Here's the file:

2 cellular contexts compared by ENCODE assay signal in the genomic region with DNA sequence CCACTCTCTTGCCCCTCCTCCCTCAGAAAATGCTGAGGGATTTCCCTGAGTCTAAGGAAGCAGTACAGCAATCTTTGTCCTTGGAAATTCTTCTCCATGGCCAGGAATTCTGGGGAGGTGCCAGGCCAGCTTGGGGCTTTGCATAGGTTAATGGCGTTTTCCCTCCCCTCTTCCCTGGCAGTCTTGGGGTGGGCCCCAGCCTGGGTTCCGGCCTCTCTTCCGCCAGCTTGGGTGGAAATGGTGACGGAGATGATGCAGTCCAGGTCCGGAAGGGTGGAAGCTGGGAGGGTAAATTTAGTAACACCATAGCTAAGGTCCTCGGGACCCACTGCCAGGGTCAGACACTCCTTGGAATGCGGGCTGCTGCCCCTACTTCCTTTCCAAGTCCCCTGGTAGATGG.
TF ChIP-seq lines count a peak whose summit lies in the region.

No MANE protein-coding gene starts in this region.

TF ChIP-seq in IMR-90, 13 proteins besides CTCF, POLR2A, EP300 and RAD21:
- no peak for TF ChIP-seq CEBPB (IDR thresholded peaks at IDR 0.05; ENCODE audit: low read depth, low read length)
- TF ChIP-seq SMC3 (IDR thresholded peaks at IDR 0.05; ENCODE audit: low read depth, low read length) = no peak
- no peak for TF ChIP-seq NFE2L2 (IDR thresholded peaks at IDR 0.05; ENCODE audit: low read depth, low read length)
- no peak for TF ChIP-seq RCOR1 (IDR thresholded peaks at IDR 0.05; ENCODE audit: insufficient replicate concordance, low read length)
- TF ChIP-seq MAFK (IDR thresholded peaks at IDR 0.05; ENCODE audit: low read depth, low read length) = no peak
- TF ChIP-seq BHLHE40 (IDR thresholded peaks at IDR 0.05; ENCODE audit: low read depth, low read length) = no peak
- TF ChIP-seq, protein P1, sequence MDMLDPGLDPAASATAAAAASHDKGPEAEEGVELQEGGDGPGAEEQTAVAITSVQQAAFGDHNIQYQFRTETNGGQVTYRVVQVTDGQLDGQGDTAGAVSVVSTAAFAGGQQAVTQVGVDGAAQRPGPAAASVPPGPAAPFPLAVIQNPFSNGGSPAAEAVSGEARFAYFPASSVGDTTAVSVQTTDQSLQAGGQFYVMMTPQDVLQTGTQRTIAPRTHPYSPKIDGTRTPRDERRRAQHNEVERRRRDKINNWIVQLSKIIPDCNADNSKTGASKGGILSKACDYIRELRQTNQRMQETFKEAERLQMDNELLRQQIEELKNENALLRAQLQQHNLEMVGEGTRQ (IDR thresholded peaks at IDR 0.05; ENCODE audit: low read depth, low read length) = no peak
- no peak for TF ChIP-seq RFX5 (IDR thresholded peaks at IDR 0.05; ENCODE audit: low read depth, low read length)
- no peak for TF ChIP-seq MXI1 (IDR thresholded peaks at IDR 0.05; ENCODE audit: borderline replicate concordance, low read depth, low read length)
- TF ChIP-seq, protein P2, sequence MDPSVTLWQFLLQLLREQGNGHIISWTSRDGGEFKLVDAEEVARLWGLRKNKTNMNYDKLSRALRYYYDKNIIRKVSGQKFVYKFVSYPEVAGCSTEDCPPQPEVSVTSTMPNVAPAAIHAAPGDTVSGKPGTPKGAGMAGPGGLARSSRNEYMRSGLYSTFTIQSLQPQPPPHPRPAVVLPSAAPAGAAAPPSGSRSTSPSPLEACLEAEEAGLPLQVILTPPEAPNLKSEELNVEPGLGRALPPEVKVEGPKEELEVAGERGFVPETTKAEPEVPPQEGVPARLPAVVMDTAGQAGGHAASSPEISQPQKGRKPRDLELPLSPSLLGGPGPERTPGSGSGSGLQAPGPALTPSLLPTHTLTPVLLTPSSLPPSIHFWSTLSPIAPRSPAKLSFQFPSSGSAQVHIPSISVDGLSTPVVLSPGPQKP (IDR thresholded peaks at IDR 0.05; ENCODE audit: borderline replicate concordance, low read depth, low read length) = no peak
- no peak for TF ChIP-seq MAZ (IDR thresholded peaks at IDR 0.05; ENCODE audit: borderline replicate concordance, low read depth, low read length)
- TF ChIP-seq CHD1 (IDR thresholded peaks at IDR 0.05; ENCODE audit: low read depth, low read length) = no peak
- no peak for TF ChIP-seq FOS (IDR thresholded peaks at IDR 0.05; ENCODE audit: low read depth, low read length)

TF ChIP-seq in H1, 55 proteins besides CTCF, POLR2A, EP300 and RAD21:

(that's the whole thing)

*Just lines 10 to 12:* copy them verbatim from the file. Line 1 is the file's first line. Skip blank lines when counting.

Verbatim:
- TF ChIP-seq BHLHE40 (IDR thresholded peaks at IDR 0.05; ENCODE audit: low read depth, low read length) = no peak
- TF ChIP-seq, protein P1, sequence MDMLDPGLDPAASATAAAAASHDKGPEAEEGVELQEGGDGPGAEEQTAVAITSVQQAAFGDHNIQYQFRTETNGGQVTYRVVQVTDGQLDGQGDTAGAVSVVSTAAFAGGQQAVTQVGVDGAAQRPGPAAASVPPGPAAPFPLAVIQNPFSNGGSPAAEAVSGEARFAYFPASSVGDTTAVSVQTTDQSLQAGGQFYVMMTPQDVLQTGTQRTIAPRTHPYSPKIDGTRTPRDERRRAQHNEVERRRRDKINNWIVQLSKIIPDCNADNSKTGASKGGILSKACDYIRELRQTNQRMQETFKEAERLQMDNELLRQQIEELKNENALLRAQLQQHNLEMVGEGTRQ (IDR thresholded peaks at IDR 0.05; ENCODE audit: low read depth, low read length) = no peak
- no peak for TF ChIP-seq RFX5 (IDR thresholded peaks at IDR 0.05; ENCODE audit: low read depth, low read length)